Germany's leaders: swift transition to renewable energy

Chancellor Merkel's government and heads of states agree that the nation should swiftly transition from nuclear to renewables - but the timetable, costs of a nuclear-free future remain uncertain.

04/18/2011


Germany's federal and state governments agree that the country should transition from nuclear to renewable energy as soon as possible, according to Chancellor Angela Merkel.

"The overall direction has been agreed, and I'm glad about that," Merkel said. "We all want to get out of nuclear power as soon as possible."

Merkel's center-right coalition government met with the premiers of Germany's 16 states Friday to discuss the country's future energy outlook in light of growing calls within civil society and politics for an end to nuclear power. The emerging national consensus for a plan to quickly shutdown Germany's 17 nuclear power plants comes in the wake of the ongoing Fukushima nuclear crisis in disaster-struck Japan.

Germany has already imposed a moratorium on its seven oldest nuclear power plants. According to Merkel, her cabinet will adopt a new law to set a timetable for the closure of all nuclear plants after the moratorium expires in early June.

Last year, Merkel's government had extended the timetable for the end of nuclear energy by over a decade. The extension came after the left-of-center government led by former Chancellor Gerhard Schröder originally set a deadline of 2022. Center-left Social Democrats have expressed conditional support for Merkel's energy policy based on several factors.

Erwin Sellering, Social Democrat premier of the East German state Mecklenburg-Westpommerania, called on Merkel to return to the original timetable set by the Schröder government.

"We've heard suggestions of 2035," said Sellering. "That's not acceptable. It must come back at least to the time we set before of 2022."

Sellering added that the current moratorium on the seven plants should lead to their permanent shutdown.

The discussions zeroed in on how the transition from nuclear to renewable energy could be accelerated. Environment Minister Norbert Röttgen suggested that Berlin could do more to jumpstart green technology. Röttgen said Germany's federal bank would soon offer $7.25 billion in so-called soft loans to encourage investors to support the construction of wind turbines in the North Sea and Baltic Sea.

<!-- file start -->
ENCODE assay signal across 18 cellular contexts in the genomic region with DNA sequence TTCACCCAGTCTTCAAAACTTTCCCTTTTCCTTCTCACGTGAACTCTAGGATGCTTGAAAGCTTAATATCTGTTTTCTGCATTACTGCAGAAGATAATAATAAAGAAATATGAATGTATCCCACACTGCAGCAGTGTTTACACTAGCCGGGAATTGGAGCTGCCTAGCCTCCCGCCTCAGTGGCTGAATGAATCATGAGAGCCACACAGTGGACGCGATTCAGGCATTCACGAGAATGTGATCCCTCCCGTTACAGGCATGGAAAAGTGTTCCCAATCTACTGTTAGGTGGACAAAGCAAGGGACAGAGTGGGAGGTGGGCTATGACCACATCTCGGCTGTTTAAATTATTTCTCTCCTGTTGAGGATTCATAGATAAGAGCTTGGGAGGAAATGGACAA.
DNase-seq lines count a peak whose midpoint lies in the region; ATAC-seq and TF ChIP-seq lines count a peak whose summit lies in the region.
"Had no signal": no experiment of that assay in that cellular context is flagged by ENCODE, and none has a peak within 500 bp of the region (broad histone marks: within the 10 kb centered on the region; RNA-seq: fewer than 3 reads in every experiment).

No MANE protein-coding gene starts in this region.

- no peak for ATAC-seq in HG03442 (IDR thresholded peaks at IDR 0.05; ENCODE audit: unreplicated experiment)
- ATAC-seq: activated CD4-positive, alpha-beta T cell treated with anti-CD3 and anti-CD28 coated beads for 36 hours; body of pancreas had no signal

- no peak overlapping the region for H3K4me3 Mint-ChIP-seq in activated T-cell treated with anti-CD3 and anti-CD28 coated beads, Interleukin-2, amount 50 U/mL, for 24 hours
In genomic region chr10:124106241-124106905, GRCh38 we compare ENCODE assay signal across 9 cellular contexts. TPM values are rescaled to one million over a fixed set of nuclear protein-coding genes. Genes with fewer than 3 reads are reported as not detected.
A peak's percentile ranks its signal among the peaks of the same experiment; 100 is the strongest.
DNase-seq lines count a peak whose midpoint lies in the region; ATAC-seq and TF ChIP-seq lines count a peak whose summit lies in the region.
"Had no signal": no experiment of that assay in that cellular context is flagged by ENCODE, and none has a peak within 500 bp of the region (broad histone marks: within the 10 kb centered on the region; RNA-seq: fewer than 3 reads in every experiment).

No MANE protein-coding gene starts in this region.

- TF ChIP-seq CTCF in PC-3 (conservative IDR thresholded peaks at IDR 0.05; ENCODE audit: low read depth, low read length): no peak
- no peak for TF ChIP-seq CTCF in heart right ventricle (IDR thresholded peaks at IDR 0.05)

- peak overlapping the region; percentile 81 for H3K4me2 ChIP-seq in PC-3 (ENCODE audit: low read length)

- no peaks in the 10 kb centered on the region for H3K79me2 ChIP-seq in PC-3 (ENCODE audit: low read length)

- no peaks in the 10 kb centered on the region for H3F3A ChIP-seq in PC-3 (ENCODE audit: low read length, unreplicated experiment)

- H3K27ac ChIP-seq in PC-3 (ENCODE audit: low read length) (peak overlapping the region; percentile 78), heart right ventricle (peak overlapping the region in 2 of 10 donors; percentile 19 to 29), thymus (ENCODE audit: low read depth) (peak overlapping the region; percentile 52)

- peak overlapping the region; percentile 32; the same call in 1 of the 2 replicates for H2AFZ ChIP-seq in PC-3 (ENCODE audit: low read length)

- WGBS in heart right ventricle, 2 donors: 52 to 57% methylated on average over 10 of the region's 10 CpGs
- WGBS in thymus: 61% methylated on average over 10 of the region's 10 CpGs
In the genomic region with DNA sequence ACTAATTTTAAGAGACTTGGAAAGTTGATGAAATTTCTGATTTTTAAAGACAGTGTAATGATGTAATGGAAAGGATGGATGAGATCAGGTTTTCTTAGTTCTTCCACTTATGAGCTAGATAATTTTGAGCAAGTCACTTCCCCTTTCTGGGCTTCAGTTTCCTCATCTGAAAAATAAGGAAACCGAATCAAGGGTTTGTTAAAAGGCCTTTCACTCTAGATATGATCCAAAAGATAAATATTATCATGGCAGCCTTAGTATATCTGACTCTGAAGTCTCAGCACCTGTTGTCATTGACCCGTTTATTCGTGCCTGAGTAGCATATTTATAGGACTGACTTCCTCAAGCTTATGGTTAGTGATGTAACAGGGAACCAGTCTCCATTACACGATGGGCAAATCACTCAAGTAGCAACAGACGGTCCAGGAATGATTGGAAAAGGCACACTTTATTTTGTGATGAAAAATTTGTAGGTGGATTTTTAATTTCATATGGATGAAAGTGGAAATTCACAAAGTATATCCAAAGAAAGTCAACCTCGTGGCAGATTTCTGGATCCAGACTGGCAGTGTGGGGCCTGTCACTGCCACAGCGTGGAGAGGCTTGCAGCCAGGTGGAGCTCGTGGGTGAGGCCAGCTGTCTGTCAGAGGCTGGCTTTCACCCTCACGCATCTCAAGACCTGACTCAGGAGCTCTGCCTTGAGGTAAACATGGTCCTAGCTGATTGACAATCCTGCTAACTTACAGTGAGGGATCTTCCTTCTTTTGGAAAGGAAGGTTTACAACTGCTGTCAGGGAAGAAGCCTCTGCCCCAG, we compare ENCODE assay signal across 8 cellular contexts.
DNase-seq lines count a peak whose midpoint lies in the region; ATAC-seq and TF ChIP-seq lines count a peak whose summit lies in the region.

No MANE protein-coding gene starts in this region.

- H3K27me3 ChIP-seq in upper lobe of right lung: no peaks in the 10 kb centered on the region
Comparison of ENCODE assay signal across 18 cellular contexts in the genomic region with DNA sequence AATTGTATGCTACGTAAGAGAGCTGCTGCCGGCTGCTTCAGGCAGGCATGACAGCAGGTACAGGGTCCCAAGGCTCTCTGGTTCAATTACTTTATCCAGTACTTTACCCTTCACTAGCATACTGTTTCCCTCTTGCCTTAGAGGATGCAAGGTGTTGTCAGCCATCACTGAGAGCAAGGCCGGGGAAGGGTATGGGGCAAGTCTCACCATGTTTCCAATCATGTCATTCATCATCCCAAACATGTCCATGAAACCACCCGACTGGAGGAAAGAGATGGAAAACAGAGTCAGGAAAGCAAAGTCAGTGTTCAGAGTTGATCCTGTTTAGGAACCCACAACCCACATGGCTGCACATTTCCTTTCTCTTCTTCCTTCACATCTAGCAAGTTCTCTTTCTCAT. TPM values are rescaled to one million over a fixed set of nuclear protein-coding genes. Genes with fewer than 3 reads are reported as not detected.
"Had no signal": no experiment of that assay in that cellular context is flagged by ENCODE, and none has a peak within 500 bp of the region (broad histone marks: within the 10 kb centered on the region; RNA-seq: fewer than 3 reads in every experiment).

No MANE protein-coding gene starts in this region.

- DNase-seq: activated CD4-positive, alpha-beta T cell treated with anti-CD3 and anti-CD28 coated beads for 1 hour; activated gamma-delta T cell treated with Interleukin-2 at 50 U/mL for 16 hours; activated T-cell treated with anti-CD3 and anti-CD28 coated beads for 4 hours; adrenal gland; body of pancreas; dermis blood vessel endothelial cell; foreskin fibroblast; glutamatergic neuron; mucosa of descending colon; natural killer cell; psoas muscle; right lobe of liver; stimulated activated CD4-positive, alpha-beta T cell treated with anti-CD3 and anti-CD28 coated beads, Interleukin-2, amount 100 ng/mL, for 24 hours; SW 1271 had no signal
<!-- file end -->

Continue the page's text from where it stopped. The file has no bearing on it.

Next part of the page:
"It's difficult to get loans from normal banks on this," he said.

Meanwhile, the question of what it will cost Germany to transition from nuclear to renewable energy remains a subject of public debate.

The daily Süddeutsche Zeitung suggested that it would cost Germany $4.3 billion annually to make the energy leap.

However, liberal Economics Minister Rainer Brüderle predicted the cost would be between $1.4 to $3 billion annually, depending on the pace set through the new law, to be drafted in June.

EIA Analysis Brief

- Edited by Gust Gianos, Consulting-Specifying Engineer, www.csemag.com



No comments
Consulting-Specifying Engineer's Product of the Year (POY) contest is the premier award for new products in the HVAC, fire, electrical, and...
Consulting-Specifying Engineer magazine is dedicated to encouraging and recognizing the most talented young individuals...
The MEP Giants program lists the top mechanical, electrical, plumbing, and fire protection engineering firms in the United States.
High-performance buildings; Building envelope and integration; Electrical, HVAC system integration; Smoke control systems; Using BAS for M&V
Pressure piping systems: Designing with ASME; Lab ventilation; Lighting controls; Reduce energy use with VFDs
Smoke control: Designing for proper ventilation; Smart Grid Standard 201P; Commissioning HVAC systems; Boilers and boiler systems
Case Study Database

Case Study Database

Get more exposure for your case study by uploading it to the Consulting-Specifying Engineer case study database, where end-users can identify relevant solutions and explore what the experts are doing to effectively implement a variety of technology and productivity related projects.

These case studies provide examples of how knowledgeable solution providers have used technology, processes and people to create effective and successful implementations in real-world situations. Case studies can be completed by filling out a simple online form where you can outline the project title, abstract, and full story in 1500 words or less; upload photos, videos and a logo.

Click here to visit the Case Study Database and upload your case study.

Protecting standby generators for mission critical facilities; Selecting energy-efficient transformers; Integrating power monitoring systems; Mitigating harmonics in electrical systems
Commissioning electrical systems in mission critical facilities; Anticipating the Smart Grid; Mitigating arc flash hazards in medium-voltage switchgear; Comparing generator sizing software
Integrating BAS, electrical systems; Electrical system flexibility; Hospital electrical distribution; Electrical system grounding
As brand protection manager for Eaton’s Electrical Sector, Tom Grace oversees counterfeit awareness...
Amara Rozgus is chief editor and content manager of Consulting-Specifier Engineer magazine.
IEEE power industry experts bring their combined experience in the electrical power industry...
Michael Heinsdorf, P.E., LEED AP, CDT is an Engineering Specification Writer at ARCOM MasterSpec.